Inflammation and Depression: A Nervous Plea for Psychiatry to Not Become Immune to Interpretation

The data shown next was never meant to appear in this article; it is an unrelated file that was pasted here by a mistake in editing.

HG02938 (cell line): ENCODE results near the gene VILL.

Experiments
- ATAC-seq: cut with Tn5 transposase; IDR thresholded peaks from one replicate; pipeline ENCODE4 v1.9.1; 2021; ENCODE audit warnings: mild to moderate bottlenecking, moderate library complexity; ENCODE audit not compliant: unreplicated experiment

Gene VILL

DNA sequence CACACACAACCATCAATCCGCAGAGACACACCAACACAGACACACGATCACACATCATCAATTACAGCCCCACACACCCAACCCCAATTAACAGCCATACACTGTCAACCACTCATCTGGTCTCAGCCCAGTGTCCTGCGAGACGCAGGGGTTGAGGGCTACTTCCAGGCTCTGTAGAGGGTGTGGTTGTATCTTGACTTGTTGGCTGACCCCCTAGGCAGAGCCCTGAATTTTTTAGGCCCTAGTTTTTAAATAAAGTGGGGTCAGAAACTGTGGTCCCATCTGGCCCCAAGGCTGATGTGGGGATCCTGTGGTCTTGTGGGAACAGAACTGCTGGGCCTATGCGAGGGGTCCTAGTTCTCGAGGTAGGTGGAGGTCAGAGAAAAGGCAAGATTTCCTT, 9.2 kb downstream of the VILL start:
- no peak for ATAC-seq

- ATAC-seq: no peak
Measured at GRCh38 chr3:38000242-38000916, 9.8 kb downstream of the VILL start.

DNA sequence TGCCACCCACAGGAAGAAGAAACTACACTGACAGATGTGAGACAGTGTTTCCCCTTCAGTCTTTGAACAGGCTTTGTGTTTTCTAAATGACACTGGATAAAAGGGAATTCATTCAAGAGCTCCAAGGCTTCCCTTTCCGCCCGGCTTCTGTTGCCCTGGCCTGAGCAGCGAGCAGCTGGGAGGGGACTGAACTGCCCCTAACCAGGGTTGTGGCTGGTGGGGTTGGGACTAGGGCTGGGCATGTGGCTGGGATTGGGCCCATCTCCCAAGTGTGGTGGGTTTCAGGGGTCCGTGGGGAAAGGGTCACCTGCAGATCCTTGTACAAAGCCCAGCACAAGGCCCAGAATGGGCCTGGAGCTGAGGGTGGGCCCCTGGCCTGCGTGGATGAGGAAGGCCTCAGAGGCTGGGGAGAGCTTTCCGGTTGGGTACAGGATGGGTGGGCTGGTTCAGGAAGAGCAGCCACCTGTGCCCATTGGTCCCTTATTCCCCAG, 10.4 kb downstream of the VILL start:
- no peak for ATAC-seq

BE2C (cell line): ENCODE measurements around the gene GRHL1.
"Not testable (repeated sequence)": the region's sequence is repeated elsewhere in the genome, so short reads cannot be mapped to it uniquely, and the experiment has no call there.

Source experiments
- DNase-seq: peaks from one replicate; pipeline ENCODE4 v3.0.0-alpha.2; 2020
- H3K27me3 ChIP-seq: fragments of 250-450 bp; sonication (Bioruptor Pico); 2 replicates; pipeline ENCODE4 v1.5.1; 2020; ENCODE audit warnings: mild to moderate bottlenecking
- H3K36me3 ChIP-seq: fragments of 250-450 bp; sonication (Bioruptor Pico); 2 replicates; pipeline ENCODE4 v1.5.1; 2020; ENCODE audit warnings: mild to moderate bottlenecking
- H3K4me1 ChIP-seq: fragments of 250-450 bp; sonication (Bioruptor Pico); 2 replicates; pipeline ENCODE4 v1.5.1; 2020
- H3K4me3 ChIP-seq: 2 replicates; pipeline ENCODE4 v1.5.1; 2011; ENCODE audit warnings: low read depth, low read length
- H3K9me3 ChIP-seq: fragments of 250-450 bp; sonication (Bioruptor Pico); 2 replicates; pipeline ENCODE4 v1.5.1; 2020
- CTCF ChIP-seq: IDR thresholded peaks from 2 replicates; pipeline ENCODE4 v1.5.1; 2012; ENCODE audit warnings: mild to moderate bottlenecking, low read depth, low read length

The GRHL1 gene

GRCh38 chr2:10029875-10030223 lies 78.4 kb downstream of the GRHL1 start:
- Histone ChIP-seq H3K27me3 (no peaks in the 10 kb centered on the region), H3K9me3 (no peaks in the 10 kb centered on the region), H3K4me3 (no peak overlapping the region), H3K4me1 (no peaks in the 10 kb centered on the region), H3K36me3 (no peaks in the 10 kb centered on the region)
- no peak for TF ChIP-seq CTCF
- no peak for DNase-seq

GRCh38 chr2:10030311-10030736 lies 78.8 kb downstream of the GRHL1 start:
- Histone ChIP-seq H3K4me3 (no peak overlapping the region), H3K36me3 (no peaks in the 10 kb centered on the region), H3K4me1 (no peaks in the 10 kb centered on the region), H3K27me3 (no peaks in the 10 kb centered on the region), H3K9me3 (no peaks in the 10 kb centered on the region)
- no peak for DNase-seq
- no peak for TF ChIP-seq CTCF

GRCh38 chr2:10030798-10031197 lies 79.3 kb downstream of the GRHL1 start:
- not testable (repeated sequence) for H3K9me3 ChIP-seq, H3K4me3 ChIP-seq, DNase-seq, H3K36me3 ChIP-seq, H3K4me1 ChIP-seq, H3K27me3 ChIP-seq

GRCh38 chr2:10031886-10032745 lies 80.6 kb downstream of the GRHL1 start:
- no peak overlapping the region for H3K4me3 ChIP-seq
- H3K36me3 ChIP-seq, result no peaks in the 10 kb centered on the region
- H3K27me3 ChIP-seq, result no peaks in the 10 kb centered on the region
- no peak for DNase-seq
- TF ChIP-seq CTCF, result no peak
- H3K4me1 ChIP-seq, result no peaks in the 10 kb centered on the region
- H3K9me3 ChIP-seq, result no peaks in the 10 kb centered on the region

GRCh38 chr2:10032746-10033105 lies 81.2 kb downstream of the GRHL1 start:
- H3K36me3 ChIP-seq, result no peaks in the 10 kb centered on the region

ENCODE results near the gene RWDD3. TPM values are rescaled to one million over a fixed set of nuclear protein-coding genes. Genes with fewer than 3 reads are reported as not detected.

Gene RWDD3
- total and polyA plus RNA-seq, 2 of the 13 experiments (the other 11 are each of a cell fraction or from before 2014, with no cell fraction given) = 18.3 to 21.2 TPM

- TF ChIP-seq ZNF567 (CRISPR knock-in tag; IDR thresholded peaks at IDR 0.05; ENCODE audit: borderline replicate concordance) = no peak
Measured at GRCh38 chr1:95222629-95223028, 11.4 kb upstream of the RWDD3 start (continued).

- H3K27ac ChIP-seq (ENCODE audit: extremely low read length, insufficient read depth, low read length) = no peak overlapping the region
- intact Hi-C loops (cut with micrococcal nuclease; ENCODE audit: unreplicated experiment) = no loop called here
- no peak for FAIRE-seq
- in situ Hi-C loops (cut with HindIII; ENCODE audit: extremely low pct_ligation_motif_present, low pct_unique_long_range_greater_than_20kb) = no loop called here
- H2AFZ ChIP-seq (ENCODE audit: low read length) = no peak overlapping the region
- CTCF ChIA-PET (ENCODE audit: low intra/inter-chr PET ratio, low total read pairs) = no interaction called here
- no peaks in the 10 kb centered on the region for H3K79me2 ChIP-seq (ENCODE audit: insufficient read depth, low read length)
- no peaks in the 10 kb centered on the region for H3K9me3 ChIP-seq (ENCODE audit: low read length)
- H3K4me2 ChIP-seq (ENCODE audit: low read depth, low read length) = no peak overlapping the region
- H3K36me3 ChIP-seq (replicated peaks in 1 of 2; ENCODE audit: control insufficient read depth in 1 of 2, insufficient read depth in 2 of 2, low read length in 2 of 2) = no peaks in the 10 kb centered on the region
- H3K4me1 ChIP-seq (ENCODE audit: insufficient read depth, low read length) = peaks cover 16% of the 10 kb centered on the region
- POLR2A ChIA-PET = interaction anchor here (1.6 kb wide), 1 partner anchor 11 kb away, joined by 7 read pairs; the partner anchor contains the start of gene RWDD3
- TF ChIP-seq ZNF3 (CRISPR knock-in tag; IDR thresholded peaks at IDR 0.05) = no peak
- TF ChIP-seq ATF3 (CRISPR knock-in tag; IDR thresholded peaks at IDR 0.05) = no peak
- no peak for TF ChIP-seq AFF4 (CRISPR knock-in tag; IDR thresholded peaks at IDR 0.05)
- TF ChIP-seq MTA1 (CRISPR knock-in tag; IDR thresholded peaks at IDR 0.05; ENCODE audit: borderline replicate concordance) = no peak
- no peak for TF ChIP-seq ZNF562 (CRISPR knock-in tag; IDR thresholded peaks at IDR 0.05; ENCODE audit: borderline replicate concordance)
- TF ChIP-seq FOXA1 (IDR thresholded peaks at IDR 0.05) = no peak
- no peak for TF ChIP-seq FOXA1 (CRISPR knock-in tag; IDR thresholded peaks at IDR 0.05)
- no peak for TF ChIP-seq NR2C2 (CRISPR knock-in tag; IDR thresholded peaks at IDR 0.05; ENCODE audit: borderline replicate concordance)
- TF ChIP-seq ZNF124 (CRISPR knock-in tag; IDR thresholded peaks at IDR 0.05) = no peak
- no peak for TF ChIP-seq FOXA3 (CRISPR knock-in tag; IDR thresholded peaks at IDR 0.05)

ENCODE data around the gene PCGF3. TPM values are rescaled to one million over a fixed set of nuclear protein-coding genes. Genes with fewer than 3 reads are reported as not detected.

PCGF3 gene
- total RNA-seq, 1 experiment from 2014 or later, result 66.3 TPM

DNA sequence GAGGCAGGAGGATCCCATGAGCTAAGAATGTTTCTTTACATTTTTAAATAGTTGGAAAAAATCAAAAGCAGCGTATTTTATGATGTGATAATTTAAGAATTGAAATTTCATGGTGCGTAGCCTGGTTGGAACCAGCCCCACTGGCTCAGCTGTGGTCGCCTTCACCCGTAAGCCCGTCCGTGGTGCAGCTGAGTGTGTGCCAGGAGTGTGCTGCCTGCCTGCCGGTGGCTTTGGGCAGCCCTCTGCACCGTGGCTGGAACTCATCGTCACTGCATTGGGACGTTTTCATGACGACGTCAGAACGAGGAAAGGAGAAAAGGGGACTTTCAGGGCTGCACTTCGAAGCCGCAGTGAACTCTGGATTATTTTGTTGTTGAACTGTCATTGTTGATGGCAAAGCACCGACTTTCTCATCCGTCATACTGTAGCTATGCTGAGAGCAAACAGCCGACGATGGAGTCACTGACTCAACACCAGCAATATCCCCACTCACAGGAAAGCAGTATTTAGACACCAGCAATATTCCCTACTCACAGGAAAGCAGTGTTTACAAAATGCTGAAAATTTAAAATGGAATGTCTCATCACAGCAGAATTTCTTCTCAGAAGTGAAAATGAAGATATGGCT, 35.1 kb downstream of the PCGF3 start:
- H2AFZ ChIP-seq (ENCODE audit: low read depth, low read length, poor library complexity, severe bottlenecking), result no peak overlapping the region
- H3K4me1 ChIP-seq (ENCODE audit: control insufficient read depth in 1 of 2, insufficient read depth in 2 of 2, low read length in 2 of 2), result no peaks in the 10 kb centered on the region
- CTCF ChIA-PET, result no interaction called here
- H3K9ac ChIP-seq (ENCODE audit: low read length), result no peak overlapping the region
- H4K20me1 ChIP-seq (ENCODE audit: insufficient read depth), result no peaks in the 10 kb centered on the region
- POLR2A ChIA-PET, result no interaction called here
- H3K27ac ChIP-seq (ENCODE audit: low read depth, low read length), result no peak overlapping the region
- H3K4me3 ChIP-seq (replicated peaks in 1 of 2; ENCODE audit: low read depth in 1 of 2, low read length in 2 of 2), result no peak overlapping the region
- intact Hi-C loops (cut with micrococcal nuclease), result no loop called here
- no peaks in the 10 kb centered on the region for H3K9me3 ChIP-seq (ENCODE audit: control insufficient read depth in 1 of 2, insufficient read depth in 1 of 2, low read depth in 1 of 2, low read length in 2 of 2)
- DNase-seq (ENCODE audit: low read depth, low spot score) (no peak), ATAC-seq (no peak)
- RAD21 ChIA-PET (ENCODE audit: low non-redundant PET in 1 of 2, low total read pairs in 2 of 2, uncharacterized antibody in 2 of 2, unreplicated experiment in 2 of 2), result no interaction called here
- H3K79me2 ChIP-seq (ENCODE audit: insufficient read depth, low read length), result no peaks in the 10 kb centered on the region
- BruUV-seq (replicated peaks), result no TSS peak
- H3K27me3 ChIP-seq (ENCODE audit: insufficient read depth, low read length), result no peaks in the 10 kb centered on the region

The possibility that inflammation plays a causal role in major depression is an important claim in the emerging field of immunopsychiatry and has generated hope for new treatments. The aims of the present review are first to provide some historical background and to consider the evidence in favor of the claim that inflammation is causally involved in major depression. The second part discusses some of the possibilities allowed for by the use of broad ‘umbrella’ concepts, such as inflammation and stress, in terms of proposing new working hypotheses and potential mechanisms. The third part reviews proposed biomarkers of inflammation and depression and the final part addresses how elements discussed in the preceding sections are used in immunopsychiatry. The ‘umbrella’ concepts of inflammation and stress, as well as insufficiently-met criteria based inferences and reverse inferences are being used to some extent in immunopsychiatry. The field is therefore encouraged to specify concepts and constructs, as well as to consider potential alternative interpretations and explanations for findings obtained. The hope is that pointing out some of the potential problems will allow for a clearer picture of immunopsychiatry’s current strengths and limitations and help the field mature.